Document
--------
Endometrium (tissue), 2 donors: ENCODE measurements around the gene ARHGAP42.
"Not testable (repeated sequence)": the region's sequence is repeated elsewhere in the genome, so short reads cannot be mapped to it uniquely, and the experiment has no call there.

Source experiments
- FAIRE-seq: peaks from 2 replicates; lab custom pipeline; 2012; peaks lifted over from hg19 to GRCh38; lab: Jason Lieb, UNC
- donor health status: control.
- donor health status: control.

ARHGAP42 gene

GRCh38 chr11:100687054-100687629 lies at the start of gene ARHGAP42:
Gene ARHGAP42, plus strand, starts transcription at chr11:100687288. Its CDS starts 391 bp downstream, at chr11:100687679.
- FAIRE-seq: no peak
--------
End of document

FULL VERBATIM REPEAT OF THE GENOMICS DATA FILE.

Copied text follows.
Endometrium (tissue), 2 donors: ENCODE measurements around the gene ARHGAP42.
"Not testable (repeated sequence)": the region's sequence is repeated elsewhere in the genome, so short reads cannot be mapped to it uniquely, and the experiment has no call there.

Source experiments
- FAIRE-seq: peaks from 2 replicates; lab custom pipeline; 2012; peaks lifted over from hg19 to GRCh38; lab: Jason Lieb, UNC
- donor health status: control.
- donor health status: control.

ARHGAP42 gene

GRCh38 chr11:100687054-100687629 lies at the start of gene ARHGAP42:
Gene ARHGAP42, plus strand, starts transcription at chr11:100687288. Its CDS starts 391 bp downstream, at chr11:100687679.
- FAIRE-seq: no peak